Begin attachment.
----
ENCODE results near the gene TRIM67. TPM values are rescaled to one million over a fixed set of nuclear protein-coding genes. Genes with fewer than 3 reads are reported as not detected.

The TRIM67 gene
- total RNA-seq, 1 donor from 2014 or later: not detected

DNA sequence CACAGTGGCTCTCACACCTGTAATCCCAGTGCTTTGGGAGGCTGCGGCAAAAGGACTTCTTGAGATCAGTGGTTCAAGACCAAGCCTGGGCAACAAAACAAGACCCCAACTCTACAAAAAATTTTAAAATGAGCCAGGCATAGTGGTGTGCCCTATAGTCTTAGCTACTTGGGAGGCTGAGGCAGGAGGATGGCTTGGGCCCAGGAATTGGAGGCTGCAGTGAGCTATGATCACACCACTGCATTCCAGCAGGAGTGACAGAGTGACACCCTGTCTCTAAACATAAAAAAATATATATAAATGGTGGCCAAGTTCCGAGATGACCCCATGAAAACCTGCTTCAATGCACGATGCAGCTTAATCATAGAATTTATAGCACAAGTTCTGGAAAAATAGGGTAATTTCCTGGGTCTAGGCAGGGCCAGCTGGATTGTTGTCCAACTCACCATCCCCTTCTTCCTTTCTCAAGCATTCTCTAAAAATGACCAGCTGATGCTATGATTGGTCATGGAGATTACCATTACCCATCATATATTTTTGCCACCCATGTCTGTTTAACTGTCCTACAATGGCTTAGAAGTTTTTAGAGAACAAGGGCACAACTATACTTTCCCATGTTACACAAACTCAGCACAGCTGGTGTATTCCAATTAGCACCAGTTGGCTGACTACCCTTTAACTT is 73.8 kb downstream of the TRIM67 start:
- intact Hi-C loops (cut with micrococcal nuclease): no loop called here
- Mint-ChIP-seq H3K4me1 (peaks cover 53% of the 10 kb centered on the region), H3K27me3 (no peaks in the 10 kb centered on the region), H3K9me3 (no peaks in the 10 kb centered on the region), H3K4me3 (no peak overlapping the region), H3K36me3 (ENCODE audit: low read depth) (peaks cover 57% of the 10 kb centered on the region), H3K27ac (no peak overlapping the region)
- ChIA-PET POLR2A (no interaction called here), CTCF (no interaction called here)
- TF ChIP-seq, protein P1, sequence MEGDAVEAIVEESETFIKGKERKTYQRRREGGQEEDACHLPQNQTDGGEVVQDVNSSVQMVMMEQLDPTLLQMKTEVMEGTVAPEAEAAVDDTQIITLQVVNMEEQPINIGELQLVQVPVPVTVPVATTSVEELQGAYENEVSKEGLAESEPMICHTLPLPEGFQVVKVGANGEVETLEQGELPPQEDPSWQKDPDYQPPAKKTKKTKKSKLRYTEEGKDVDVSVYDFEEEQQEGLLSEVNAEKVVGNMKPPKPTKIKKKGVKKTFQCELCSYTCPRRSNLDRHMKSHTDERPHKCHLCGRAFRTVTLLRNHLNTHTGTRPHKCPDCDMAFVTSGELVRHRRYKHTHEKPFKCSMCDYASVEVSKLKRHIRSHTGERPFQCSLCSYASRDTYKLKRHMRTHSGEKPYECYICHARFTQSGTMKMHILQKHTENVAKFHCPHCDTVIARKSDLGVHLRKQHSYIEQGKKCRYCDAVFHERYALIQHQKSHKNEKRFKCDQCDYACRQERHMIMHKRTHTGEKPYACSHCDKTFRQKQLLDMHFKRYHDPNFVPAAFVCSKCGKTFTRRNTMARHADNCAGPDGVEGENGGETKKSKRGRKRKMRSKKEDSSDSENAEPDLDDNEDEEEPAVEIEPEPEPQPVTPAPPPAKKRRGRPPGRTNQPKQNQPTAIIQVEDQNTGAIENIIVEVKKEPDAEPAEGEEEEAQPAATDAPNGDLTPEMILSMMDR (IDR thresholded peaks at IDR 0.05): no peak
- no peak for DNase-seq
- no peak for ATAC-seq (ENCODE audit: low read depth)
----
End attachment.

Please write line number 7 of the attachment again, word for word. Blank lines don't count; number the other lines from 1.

- ChIA-PET POLR2A (no interaction called here), CTCF (no interaction called here)